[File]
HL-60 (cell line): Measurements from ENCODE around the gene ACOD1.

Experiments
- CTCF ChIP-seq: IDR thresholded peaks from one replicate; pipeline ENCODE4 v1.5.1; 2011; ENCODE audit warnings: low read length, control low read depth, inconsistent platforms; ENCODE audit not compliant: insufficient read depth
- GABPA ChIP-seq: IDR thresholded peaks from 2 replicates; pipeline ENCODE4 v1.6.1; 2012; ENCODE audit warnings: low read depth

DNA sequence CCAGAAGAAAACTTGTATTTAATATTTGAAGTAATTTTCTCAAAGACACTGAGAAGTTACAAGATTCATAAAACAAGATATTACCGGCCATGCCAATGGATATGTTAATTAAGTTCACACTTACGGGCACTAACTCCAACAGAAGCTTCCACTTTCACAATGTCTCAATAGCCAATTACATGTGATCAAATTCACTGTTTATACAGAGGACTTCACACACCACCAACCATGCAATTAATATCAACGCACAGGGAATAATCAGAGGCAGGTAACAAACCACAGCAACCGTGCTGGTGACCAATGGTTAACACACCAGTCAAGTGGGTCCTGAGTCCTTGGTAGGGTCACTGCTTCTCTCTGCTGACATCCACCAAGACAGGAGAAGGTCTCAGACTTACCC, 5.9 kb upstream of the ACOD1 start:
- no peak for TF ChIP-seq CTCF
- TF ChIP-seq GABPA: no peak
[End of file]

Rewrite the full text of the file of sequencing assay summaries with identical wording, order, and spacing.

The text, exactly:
HL-60 (cell line): Measurements from ENCODE around the gene ACOD1.

Experiments
- CTCF ChIP-seq: IDR thresholded peaks from one replicate; pipeline ENCODE4 v1.5.1; 2011; ENCODE audit warnings: low read length, control low read depth, inconsistent platforms; ENCODE audit not compliant: insufficient read depth
- GABPA ChIP-seq: IDR thresholded peaks from 2 replicates; pipeline ENCODE4 v1.6.1; 2012; ENCODE audit warnings: low read depth

DNA sequence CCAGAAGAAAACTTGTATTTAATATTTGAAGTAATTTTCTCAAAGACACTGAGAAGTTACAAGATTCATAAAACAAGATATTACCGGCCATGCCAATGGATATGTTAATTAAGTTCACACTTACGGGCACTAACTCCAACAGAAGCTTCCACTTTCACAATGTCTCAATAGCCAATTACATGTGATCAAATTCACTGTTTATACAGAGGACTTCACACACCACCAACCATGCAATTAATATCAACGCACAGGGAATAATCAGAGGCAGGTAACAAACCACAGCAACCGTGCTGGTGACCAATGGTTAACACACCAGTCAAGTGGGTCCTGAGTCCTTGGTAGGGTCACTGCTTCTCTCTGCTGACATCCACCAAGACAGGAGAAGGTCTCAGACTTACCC, 5.9 kb upstream of the ACOD1 start:
- no peak for TF ChIP-seq CTCF
- TF ChIP-seq GABPA: no peak